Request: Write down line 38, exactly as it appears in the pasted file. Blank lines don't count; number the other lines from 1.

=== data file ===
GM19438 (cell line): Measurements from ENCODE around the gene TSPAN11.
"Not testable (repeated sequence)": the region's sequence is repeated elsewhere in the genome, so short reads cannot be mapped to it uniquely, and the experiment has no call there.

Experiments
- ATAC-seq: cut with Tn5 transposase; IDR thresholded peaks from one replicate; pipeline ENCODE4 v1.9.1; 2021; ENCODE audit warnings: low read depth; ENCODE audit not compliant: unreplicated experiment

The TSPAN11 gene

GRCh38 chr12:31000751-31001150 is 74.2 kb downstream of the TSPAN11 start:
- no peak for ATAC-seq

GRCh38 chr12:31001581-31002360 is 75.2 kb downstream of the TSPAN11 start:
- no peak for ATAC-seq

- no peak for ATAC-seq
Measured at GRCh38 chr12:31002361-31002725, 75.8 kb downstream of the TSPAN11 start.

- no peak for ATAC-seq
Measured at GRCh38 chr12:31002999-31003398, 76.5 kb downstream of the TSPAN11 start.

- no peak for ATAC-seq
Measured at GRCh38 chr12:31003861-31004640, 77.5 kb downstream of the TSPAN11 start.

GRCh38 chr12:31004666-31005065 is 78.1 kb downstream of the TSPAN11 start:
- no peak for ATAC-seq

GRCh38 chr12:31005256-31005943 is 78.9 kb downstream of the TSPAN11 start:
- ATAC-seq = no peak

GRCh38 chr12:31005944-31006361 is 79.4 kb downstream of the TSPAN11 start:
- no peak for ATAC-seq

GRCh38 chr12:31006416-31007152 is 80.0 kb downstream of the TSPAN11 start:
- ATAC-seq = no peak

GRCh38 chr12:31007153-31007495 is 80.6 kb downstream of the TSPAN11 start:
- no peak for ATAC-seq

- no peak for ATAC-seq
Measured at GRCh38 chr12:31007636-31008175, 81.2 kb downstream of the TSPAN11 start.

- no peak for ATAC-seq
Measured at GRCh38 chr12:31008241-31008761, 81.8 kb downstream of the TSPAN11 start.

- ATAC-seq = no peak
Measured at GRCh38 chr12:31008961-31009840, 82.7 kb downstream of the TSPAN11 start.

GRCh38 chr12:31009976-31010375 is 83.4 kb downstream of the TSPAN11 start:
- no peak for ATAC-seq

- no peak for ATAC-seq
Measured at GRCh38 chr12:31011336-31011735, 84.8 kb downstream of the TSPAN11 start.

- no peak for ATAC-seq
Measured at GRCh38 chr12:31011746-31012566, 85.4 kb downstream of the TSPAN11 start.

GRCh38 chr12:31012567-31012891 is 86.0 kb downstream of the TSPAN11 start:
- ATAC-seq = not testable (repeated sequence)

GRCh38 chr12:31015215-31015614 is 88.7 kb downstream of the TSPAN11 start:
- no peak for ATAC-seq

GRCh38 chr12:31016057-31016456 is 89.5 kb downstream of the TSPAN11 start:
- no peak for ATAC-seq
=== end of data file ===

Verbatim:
GRCh38 chr12:31012567-31012891 is 86.0 kb downstream of the TSPAN11 start: